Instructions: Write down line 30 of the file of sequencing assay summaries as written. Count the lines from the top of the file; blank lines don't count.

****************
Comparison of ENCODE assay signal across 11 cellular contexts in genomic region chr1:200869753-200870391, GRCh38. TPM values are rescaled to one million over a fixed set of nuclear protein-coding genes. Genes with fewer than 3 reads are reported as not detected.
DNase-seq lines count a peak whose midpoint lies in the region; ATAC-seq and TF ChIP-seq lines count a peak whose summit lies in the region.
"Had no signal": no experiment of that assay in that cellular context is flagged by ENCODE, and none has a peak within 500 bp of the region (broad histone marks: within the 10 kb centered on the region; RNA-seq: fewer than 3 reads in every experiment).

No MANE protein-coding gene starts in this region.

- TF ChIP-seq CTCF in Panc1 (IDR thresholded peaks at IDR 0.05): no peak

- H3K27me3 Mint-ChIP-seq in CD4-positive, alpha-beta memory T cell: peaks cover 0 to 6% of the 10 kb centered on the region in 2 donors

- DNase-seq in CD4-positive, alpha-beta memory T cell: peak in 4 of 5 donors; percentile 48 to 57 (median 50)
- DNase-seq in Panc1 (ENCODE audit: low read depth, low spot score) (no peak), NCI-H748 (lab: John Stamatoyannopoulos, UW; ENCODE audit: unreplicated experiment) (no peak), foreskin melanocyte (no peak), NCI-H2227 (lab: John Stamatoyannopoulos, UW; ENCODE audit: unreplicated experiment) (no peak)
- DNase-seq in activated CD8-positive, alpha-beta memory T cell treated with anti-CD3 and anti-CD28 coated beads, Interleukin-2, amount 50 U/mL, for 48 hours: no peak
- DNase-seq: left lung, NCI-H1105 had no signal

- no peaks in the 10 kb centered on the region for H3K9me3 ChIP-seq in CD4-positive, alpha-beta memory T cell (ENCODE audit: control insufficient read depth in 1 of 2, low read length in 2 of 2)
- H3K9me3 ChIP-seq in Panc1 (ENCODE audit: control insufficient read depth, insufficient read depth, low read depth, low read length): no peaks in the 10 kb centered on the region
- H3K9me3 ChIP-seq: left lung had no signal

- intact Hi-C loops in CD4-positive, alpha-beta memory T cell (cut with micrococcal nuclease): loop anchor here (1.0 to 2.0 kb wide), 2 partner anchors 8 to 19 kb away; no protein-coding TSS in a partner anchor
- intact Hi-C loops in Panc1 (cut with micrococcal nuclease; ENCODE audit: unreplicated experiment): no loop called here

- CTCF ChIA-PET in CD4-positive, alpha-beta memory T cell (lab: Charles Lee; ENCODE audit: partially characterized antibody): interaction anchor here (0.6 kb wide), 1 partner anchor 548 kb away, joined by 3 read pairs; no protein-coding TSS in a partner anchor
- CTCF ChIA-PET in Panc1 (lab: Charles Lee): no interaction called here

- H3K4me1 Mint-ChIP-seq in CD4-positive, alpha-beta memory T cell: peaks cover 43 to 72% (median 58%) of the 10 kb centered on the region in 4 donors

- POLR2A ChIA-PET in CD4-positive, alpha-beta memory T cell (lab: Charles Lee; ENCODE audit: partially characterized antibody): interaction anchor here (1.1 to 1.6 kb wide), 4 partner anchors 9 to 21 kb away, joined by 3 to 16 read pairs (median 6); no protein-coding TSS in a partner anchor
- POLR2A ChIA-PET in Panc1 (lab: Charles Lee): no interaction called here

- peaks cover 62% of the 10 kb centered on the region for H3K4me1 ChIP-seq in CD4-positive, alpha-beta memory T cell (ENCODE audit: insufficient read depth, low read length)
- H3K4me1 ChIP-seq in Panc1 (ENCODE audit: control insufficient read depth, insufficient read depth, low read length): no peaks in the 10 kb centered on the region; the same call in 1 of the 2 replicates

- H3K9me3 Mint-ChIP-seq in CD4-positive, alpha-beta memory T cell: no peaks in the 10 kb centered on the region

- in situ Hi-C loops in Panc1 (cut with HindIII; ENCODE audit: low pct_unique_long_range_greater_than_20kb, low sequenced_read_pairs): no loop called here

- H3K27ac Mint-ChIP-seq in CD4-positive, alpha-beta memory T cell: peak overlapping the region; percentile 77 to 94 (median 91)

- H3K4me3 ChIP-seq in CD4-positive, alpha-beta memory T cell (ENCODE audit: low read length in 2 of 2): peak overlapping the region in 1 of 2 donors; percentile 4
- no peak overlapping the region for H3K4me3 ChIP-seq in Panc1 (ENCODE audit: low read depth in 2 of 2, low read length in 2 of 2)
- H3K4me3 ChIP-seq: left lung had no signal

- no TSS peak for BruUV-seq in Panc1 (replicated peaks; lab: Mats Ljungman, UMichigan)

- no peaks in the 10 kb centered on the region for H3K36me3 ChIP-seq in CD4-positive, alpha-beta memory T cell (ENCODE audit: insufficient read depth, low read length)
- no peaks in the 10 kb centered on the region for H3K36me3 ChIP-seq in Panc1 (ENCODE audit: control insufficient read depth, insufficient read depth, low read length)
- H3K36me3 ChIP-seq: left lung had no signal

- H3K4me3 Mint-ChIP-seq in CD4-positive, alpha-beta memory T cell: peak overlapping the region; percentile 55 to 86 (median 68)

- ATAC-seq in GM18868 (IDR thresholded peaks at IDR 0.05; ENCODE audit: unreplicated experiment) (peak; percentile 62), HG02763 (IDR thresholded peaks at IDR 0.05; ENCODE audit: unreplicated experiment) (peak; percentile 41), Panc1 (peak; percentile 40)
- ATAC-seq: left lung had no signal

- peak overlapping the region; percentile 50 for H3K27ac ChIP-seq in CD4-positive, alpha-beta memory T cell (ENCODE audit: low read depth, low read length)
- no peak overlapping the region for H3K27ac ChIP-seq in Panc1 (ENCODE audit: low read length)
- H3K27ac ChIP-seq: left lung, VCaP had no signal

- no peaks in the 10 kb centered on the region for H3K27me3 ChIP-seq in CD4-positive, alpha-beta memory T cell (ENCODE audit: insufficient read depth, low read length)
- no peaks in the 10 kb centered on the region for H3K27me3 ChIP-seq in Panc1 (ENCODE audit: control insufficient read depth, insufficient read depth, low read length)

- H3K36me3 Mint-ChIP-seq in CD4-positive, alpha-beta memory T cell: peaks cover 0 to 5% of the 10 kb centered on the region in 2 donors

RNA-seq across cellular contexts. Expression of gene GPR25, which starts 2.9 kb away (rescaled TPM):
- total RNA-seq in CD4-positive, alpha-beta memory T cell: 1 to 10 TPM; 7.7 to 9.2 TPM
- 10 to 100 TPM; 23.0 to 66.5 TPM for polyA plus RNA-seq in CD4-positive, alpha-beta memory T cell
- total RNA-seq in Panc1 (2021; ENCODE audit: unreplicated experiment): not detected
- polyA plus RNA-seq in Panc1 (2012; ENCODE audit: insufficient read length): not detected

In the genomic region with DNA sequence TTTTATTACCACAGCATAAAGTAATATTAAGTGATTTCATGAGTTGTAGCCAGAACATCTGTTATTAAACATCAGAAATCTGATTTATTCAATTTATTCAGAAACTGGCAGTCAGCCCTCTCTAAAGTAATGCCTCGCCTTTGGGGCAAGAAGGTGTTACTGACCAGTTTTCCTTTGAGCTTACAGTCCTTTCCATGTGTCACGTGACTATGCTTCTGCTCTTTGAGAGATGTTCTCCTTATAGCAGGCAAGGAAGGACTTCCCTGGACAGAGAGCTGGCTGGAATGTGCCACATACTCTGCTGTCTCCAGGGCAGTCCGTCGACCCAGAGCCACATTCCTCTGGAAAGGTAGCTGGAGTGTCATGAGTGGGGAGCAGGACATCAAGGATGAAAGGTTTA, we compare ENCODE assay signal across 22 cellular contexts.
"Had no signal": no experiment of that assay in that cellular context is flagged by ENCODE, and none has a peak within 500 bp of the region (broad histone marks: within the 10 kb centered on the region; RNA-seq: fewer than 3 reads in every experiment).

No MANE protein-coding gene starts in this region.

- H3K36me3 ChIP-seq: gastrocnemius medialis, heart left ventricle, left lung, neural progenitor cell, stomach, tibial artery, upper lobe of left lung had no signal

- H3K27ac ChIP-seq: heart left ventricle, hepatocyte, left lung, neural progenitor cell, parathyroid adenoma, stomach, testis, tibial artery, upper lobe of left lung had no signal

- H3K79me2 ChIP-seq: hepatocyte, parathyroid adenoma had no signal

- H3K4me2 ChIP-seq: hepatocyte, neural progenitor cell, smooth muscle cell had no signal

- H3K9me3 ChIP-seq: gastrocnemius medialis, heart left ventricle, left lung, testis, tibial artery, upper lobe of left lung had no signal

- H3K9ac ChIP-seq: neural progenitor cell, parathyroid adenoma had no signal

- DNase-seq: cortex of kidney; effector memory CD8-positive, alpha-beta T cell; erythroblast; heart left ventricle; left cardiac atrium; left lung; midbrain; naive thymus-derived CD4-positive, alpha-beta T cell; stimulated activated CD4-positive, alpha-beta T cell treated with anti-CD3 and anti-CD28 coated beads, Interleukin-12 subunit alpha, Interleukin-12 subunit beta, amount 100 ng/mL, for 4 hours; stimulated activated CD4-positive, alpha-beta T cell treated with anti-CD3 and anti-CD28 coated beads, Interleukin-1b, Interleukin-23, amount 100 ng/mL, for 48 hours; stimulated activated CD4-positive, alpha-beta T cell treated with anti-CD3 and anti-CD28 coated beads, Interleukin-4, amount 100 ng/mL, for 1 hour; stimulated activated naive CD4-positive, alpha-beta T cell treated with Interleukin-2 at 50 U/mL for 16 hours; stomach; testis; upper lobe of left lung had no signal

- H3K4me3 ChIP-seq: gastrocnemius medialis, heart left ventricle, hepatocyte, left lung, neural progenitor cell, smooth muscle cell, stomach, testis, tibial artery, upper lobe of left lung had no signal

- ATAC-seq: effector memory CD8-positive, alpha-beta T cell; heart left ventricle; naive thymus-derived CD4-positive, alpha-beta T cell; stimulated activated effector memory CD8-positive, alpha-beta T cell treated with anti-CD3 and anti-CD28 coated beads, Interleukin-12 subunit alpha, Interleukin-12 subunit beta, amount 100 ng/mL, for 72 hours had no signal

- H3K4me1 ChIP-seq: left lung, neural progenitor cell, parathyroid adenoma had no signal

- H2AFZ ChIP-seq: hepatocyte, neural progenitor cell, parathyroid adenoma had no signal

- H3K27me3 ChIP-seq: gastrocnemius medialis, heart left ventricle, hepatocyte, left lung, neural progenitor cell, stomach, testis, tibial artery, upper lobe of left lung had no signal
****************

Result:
- no peaks in the 10 kb centered on the region for H3K36me3 ChIP-seq in CD4-positive, alpha-beta memory T cell (ENCODE audit: insufficient read depth, low read length)